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Lecture 2

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Political Science
POLI 244
Jason Scott Ferrell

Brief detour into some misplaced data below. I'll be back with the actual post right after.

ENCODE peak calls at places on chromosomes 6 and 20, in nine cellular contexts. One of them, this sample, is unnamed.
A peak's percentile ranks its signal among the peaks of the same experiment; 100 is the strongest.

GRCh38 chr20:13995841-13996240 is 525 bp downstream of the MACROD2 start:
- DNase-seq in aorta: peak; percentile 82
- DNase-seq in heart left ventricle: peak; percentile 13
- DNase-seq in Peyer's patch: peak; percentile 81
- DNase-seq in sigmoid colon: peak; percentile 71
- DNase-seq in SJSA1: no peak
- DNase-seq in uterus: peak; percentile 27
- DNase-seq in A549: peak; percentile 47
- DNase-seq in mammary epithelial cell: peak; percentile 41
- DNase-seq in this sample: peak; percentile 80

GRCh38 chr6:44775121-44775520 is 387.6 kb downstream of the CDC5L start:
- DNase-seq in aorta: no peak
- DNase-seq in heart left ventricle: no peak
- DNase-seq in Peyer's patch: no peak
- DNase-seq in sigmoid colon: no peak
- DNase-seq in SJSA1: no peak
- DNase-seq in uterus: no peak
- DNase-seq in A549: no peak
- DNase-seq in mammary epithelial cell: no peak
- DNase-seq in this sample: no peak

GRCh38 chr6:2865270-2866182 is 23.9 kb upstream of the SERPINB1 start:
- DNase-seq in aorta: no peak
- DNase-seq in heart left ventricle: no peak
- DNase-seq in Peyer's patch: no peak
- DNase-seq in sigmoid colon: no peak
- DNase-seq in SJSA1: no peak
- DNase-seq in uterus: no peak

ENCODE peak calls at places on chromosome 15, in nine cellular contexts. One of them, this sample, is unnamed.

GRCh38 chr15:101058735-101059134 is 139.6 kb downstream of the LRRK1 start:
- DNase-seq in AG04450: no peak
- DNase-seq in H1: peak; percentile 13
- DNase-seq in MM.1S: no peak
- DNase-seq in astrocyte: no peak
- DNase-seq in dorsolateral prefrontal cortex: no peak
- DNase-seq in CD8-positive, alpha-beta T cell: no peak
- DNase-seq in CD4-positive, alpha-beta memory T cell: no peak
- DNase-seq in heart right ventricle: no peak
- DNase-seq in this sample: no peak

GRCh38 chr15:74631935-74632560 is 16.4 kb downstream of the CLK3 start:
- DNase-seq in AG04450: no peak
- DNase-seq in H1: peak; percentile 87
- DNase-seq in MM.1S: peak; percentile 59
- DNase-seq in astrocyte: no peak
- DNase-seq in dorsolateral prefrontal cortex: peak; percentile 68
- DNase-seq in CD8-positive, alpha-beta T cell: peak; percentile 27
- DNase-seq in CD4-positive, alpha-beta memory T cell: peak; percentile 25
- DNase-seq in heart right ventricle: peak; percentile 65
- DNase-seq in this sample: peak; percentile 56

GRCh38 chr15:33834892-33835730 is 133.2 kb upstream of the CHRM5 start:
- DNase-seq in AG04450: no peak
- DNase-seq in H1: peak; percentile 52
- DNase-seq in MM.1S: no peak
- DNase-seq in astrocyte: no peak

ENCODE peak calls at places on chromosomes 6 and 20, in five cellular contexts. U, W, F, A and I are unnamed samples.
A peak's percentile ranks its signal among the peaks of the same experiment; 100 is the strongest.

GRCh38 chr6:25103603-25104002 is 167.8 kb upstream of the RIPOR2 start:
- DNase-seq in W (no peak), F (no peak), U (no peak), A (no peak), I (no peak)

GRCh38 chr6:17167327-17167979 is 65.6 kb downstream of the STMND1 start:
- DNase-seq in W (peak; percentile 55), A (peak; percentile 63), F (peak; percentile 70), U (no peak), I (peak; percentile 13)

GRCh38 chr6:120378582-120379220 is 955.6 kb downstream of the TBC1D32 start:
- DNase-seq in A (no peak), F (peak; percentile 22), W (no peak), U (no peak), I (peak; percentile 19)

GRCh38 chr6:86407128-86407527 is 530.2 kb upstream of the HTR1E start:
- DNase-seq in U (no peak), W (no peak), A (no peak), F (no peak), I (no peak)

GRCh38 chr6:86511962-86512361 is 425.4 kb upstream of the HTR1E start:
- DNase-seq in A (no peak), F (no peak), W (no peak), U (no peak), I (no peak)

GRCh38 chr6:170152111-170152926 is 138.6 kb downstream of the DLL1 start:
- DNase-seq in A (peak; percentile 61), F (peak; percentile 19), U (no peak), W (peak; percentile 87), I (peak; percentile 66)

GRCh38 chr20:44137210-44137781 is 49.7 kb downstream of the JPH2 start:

ANARCHY AND THE STRUGGLE FOR POWER – MEARSHEIMER Why States Pursue Power Why great power strive for hegemony is derived form five assumptions about the international system International system is anarchic, which does not mean that it is chaotic Great owners inherently posses some offensive military capabilities, which gives them wherewithal to hurt and destroy each other States can never be certain about other states’ intentions Survival is the primary goal of great powers (maintain territorial integrity and autonomy) Great powers are rational actors (aware of external environment and think strategically how to survive) Three general patterns of behavior result: fear, self-help and power maximization State Behavior Great powers fear each other States must be suspicious of other states and reluctant to trust them in order to survive Consequence of falling victim to aggression motivates fear Each state tends to see itself as vulnerable and alone, alliances are only temporary States operating in a self-help world almost always act according to their own self-interest States understand the best way to ensure their survival is to be the most powerful in the system Look for opportunities to alter the balance of power by acquiring additional increments of power at the expense of potential rivals Pursuit of power stops only when hegemony is achieved Want to gain a power advantage (in relative terms) Calculated Aggression A great power who has a marked power advantage over its rivals is likely to behave more aggressively because it can Before great powers take offensive actions, they think about the balance of power and about how other states will react to their action A state needs to know its limitations to survive the international system Potential adversaries have incentive to misprision their own strength or weakness, and conceal their true aims Find themselves confronting situations and making decisions with complete information Some think great powers invariable end up being punish Threatened states balance against aggressors and ultimately crush them Offense-defense balance that is usually heavily tilted towards the defense Hegemony’s Limits A hegemony is a state that is so powerful that it dominates all the other states in the system A state the is substantially more powerful that the other great powers is not a hegemony because it faces other great powers Power and Fear Fear among great powers derives from the fact that they invariably have some offensive military capability that they can use against each other The reason is that anarchy and the difficulty of discerning state intentions are constant facts of life The more power a state posses the more fear it generates among rivals The Hierarchy of State Goals Great powers occasionally try to foster human rights around the globe Offensive realm: states can pursue them as long as the requisite behavior does not conflict with the balance-of-power logic Although, realism does not prescribe human rights interventions, it does not necessarily prescribe them When great powers confront a serious threat, they pay little attention to ideology as they search for alliance partners Cooperation among States Two factors inhibit cooperation: considerations about relative gains, and concern about cheating Absolute gains: each side is concerned with maximizing profits and doesn’t care what other side gets Relative gains: each side considers individual gains + what the other side gets Deals can be struck that roughly reflect the distribution of power and satisfy concerns about cheating Cooperation takes place in a world that is competitive at its core No amount of cooperation can eliminate the dominating logic of security competition ANARCHY IS WHAT STATES MADE OF IT – WENDT Classical realists emphasize egoism and power politics Structural realists or neorealist’s emphasize anarchy Anarchy is a permissive cause of war Self-help theories do the decisive explanatory work which structural definition cannot Principle of constructivist social theory: people act toward objects on the basis of the meaning that the objects have for them Collective meanings constitute the structures which organize our actions Identity is an inherent social definition of the actor Identities are the basis of interests We can’t always know the interests of others, and what ours should be Absences of roles in IR makes defining situations and interests more difficult, and identity confusion may result Institutions are fundamentally cognitive entities that do not exist apart from the actor’s ideas about how the world works Function of what actors collectively know Institutions may be cooperative or conflictual, but all are stable in self-other relations and are defined intersubjectively Self-help-preservation or security of the self Competitive security system: states identify negatively with each other’s security so that ego’s gain is alter’s loss (realist- power) Individualistic security system: self-regarding about their security, absolute gains, collective action is possible (neoliberal) Both above trade security as the individual responsibility of each Cooperative states identify positively with one-another, not self-help, produce security practices that are in varying degrees altruistic Waltz’s 3-part definition should add: the intersubjectively constitutes structure of identities and interests in the system Self-help is an institution, not a constitutive feature of anarchy What makes up a state before interaction with another? Material substrate of agency (organizational apparatus of governance Desire to preserve this material substrate Interests of state are exogenous to the system: individualistic Interests of state are endogenous to the system: fully socialized Structure conisitons state action through competition and cooperation Realists act on the basis of worst case scenario Many miscommunication of interests in IR, esp. when never having dealt with state before Process of signaling, interpreting, and responding completes a ‘social act’ and being the process of creating intersubjective meanings Reinforcement: relationship is strengthened (or weakened) with constant reciprocal actions Competitive systems are prone to security dilemmas Predator argument: one state is power-seeking, forcing the rest to follow suit because anarchy will let them be exploited if they do not Always lead victims to defend themselves If it stems from unit-level causes: trait teaches others to respond accordingly Is it stems from prior systemic interaction: response is that of learned identity Corresponds with classical realists: inherent lust for power Realists-rationalist alliance ‘reifies’ self-help in the sense of treating it as something separate from the practices by which it is produces and sustained Reification implies that man is capable of getting his own authorship of the human worlds and further, that the dialectic between man, the producer, and his products is lost to consciousness UNIPOLARITY – IKENBERRY In this article, Ikenberry considers America’s current role as an unrivaled power and the implications of this status for the future. -“We currently live in a one superpower world, a circumstance unprecedented in the modern era” In modern history, advantages in capabilities - be they military, economic, geographic or technological - have been distributed among two or more states, such as between the U.S. and the Soviet Union during the Cold War. ▯America’s rise since the end of the Cold War has established a new world order, with the United States as a unipolar power, possessing an unrivaled proportion of capabilities. -Example: in 2006 the United States accounted for 25 percent of global productivity and half of the productivity of the recognized great powers, including China, Japan, Germany, Russia, France and Britain. In addition, the United States spends more on national defense than the rest of the world combined. Ikenberry argues that the ways in which unipolarity in general, and American unipolarity in particular, might influence the behavior of states are many and, at times, conflicting. ▯ For example, the superpower might be satisfied with the international status quo and strive to maintain it. On the contrary, however, there might also exist incentives, including the lack of a strong opposing power or a fear of losing preeminence, that drive the unipole to effect change in the international order. Similarly, he presents numerous ways a unipolar world order might guide the actions of secondary states, perhaps by pushing them to ally with the unipole or, alternately, to form alliances with one another in an attempt to balance global power. As to whether a unipolar world will tend toward peace or even persist, Ikenberry and his co-authors find no easy answers. ▯There are no historical precedents to serve as comparison, they note, and the era of unipolarity is ongoing. Their investigation does, however, lead them toward new questions to ponder as the international order evolves, such as whether unipolarity in its current incarnation is contingent upon the characteristics of the American state. Collectively, they find that unipolarity does have a profound impact on international politics. International relations under conditions of unipolarity force a rethinking of conventional and received understandings about the operation of the balance of power, the meaning of alliance partnerships, the logic of international economic cooperation, the relationship between power and legitimacy, and the behavior of satisfied and revisionist states. Anarchy, understood as the absence of hierarchy, is a core assumption of realist, liberal and institutionalist thought, although these schools do differ on its effects and the extent to which they can be mitigated. The basic idea here is that there is no supreme ruler to enforce contracts; a state can declare its intention, and gather the capabilities necessary, to enforce its will but there are limits to its ability to do so. Other states may miscalculate its strength and the global distribution of power makes it impossible for contracts to be universally enforced. Unipolarity changes this assumption in a number of fundamental ways. 1) First, under unipolarity, one state has a monopoly on the global projection of force; no state combination of states can challenge it on this level. For the unipole, the international system is not anarchical. Its relative power advantages mean that it does not have to fear domination or conquest; it can engage in risky behavior with endangering its survival; there is a higher tolerance for foolish behavior. 2) Second, the unipole has the power to behave as a Leviathan of sorts but this does not mean that the international system is hierarchical. The United States has sufficient power to be able to enforce contracts if it so chooses. However, having the capability to be a Leviathan does not mean that the international system has a Leviathan or that it is hierarchical. The international system cannot be said to have a Leviathan or to be hierarchical if contracts are only enforced some of the time and in an arbitrary way. Contracts must be enforced consistently and predictably. What is important is not who commits a crime but that a crime has been committed. In a domestic setting, justice is meant to be blind when it comes to punishing the infraction of a contract. Such consistency is not a dominant characteristic of unipolarity. ▯The United States may choose to intervene to stop regional aggression as in the case of Iraq’s invasion of Kuwait in 1990 or it may choose not to do so as with the initial stages of the Balkan wars of the 1990s. A decision to enforce a norm is often only taken following the taking into account of political and diplomatic considerations, the effect of which is often uncertain. Hierarchy, therefore, means the consistent enforcement of contracts. If a unipole decides to consistently hold other states to a certain type of behavior and is willing to punish violations of this norm in order to enforce adherence to it one can say that we have a hierarchical system and a Leviathan with respect to these carefully specified demands. The promise to enforce these demands must be genuine and credible; that is to say that the unipole must be willing to enforce the norm in all conceivable circumstances and this determination must be perceived as credible by other states in the system. 3) Third, under unipolarity it is helpful to think of the underlying condition of anarchy or hierarchy as a continuum that varies from issue area to issue area. In some contracts will be enforced by the unipole so we can say that the underlying assumption is hierarchy. Other contracts will be enforced on a case-to-case basis depending upon circumstances, what we call contingent hierarchy. Other contracts cannot be enforced because the unipole does not have the capability to do so; anarchy still reigns in these issue areas A REALIST THEORY OF INTERNATIONAL POLITICS – MORGENTHAU This chapter sets forth the six fundamental principles of political realism. For a criterion of effectiveness, the article argues that a theory must be evaluated by its purpose, in this case, “[bringing] order and meaning to a mass of phenomena that without it would remain disconnected and unintelligible”. Focusing on the real and observable phenomena of international relations, political realism critiques the utopian thought of its idealist counterparts, who believe in the “essential goodness and infinite malleability of human nature” and who “[blame] the failure of the social order to measure up to the rational standards on lack of knowledge and understanding, obsolescent social institutions, or the depravity of certain isolated individuals or groups”. The six principles of realism are as follows: Political realism believes that politics, like society in general, is governed by objective laws that have their roots in human nature For realism, theory consists of ascertaining facts and giving them meaning through reason Concept of interest defined in term of power Assume that statesmen think and act in terms of power Knowledge of the statesman’s motives may give us one among many clues as to what the direction of his foreign policy will be Rational foreign policy is a good foreign policy The key concept of interest defined in terms as power is an objective category which is universally valid, but it does not endow that concept with a meaning that is fixed once and for all Politics is unaffected by circumstances of time and place The content and manner of powers’ use are determined by the political and cultural environment To transform the world would require manipulation of perennial forces that shaped the past, and will shape the future Political Realism is aware of the moral significance of political action, and the tension between moral action and successful political action Universal moral principles cannot be applied to the actions of the states in their abstract universal formulation, but must be filtered through the circumstance of time and place Both individual and state must judge political action by universal moral principles Political realism refuses to identify the moral aspirations of a particular nation with the moral laws that govern the universe We can judge other nations as we judge our own, and having judged them, we are capable of pursuing policies that respect the interests of both nations The difference between political realism and other schools of though is real and profound Political realist maintains the autonomy of the political sphere, as the economist, the lawyer, etc, maintain theirs Power vs. wealth vs. law Political realists believe in other views and acknowledge that a man who is only a political man would be a beast In order to understand different facets of human nature, one has to deal with it on its own terms WORLD POLITICS – CHAPTER 2 • Interests = fundamental building blocks of politics • Successful cooperation depends on the number and relative sizes of actors involved, the number of interactions among the actors, and the accuracy of the information they possess • Bargaining distributes fixed value. o Actors derive power from their ability to make the consequences of no agreement less attractive for the other side • Institutions: sets of rules. o Facilitate cooperation o Lower the cost of joint decision-making in the pursuit of valued goals • Rules restrain what actors can and cant do o Make some outcomes more or less likely Interests: what actors want to achieve through political action • Determine how actors rank the desirability of different outcomes • Can be many and varied depending on the specific policy/event under examination • Often grouped into